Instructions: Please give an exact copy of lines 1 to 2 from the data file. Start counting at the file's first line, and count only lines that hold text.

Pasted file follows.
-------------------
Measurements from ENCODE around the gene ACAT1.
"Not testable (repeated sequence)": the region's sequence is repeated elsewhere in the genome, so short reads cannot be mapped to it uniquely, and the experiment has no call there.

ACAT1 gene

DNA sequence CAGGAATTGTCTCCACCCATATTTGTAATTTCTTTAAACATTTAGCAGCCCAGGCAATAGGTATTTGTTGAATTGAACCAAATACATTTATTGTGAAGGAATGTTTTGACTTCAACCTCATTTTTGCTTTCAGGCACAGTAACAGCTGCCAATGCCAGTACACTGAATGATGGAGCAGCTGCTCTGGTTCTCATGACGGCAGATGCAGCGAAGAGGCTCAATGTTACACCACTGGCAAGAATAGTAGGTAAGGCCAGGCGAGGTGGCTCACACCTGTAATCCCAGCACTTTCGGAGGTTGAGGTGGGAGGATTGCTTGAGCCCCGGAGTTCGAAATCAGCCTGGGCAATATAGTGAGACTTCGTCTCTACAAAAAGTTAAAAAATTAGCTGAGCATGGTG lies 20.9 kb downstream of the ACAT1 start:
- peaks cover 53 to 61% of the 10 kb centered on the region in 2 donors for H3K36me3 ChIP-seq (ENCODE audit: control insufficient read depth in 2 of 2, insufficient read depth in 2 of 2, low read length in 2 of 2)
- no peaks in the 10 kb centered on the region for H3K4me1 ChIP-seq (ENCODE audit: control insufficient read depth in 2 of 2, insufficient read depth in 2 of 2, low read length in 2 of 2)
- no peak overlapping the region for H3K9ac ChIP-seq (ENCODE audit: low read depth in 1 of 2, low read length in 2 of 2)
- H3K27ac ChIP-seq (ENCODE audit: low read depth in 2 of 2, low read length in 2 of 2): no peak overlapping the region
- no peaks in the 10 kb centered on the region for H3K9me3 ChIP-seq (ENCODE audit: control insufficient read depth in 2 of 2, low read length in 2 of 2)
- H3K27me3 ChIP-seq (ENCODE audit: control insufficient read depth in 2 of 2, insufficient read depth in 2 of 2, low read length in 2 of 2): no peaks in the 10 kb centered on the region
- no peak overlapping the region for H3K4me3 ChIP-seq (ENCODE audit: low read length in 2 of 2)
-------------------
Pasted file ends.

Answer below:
Measurements from ENCODE around the gene ACAT1.
"Not testable (repeated sequence)": the region's sequence is repeated elsewhere in the genome, so short reads cannot be mapped to it uniquely, and the experiment has no call there.